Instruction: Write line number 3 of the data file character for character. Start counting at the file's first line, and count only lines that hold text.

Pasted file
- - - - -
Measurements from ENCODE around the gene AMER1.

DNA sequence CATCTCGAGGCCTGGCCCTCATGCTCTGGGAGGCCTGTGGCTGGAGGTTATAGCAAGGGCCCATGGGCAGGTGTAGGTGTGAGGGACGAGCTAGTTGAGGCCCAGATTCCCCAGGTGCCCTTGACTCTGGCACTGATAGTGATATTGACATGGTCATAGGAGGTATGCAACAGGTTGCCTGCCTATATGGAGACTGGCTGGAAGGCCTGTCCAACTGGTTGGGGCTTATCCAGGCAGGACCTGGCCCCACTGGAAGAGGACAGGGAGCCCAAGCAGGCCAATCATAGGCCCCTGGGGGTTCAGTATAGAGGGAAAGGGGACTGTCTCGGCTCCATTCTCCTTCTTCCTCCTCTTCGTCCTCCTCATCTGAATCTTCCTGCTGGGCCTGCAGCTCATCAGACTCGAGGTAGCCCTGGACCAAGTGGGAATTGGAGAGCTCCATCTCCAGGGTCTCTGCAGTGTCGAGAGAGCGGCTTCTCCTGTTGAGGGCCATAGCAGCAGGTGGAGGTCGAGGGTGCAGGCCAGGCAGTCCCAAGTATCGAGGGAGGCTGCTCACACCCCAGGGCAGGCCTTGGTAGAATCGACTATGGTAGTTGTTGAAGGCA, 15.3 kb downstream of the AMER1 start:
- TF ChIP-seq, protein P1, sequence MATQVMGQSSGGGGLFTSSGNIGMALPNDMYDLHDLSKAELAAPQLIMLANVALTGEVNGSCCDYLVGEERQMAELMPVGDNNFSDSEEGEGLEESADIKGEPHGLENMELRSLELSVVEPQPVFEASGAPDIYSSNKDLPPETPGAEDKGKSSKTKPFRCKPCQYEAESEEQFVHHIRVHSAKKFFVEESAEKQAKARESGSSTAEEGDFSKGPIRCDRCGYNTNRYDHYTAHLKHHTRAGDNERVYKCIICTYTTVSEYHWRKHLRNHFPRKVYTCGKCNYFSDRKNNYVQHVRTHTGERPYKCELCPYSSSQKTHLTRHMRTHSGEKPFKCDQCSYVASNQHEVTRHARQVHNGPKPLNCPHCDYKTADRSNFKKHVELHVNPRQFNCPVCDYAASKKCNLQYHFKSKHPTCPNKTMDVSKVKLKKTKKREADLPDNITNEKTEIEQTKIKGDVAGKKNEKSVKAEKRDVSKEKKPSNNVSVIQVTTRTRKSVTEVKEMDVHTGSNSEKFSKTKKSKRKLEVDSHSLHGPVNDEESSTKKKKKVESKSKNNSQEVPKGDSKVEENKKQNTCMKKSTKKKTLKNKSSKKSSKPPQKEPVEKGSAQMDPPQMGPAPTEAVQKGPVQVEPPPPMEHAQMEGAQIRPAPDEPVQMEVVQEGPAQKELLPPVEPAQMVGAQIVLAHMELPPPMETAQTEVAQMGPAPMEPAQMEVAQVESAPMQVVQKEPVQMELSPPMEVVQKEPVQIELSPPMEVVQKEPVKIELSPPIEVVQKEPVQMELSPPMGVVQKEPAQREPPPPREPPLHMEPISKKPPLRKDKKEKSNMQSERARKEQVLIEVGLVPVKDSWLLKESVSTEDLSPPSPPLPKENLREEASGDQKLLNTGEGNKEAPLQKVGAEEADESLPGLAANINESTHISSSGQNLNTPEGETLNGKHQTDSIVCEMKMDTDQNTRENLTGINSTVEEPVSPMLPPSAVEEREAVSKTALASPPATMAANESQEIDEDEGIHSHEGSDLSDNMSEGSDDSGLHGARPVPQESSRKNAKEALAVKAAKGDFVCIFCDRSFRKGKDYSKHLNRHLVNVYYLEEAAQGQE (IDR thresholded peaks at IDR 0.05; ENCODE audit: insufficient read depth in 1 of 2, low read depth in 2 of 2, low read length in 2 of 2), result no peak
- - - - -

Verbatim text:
- TF ChIP-seq, protein P1, sequence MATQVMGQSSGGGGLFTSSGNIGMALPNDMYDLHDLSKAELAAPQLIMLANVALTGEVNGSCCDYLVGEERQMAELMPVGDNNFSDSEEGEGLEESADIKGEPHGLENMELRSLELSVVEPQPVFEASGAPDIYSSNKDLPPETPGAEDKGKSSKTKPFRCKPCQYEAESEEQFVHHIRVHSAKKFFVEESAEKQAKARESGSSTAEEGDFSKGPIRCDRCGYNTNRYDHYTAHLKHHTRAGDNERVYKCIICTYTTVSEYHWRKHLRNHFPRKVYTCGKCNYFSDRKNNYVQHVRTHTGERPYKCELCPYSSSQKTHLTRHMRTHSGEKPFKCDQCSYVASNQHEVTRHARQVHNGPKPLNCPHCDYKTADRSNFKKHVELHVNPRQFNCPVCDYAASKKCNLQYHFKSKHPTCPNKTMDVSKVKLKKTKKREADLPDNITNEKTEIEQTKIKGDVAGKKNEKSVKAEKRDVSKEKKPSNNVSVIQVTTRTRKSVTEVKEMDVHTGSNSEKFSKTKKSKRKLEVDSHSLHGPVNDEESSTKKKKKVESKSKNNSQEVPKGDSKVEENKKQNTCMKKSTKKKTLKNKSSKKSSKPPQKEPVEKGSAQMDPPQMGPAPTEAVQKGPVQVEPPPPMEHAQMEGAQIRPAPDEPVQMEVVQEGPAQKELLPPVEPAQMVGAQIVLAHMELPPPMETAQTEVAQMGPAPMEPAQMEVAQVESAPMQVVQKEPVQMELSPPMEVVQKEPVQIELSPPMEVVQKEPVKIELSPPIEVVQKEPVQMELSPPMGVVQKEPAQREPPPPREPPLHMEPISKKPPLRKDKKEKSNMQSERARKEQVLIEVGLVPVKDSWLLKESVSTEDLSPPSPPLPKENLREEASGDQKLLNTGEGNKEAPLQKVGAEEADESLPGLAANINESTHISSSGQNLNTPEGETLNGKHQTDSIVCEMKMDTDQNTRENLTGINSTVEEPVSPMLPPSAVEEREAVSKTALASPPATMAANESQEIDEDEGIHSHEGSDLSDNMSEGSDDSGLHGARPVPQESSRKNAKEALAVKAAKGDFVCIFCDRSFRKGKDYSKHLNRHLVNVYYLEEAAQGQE (IDR thresholded peaks at IDR 0.05; ENCODE audit: insufficient read depth in 1 of 2, low read depth in 2 of 2, low read length in 2 of 2), result no peak